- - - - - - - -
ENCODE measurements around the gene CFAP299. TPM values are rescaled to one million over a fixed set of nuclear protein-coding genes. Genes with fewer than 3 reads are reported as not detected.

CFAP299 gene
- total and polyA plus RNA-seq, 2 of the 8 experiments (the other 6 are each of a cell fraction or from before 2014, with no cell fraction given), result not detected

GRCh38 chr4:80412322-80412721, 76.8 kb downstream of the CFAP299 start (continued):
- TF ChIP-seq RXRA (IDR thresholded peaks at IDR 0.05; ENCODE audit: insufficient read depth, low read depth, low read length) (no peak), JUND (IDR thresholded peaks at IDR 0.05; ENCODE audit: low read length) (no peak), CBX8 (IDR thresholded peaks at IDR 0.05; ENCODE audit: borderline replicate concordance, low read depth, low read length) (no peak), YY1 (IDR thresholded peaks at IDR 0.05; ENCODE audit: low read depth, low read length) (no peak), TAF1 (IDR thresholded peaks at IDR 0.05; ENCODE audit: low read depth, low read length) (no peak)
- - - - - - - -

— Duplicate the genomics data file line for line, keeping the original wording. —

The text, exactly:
ENCODE measurements around the gene CFAP299. TPM values are rescaled to one million over a fixed set of nuclear protein-coding genes. Genes with fewer than 3 reads are reported as not detected.

CFAP299 gene
- total and polyA plus RNA-seq, 2 of the 8 experiments (the other 6 are each of a cell fraction or from before 2014, with no cell fraction given), result not detected

GRCh38 chr4:80412322-80412721, 76.8 kb downstream of the CFAP299 start (continued):
- TF ChIP-seq RXRA (IDR thresholded peaks at IDR 0.05; ENCODE audit: insufficient read depth, low read depth, low read length) (no peak), JUND (IDR thresholded peaks at IDR 0.05; ENCODE audit: low read length) (no peak), CBX8 (IDR thresholded peaks at IDR 0.05; ENCODE audit: borderline replicate concordance, low read depth, low read length) (no peak), YY1 (IDR thresholded peaks at IDR 0.05; ENCODE audit: low read depth, low read length) (no peak), TAF1 (IDR thresholded peaks at IDR 0.05; ENCODE audit: low read depth, low read length) (no peak)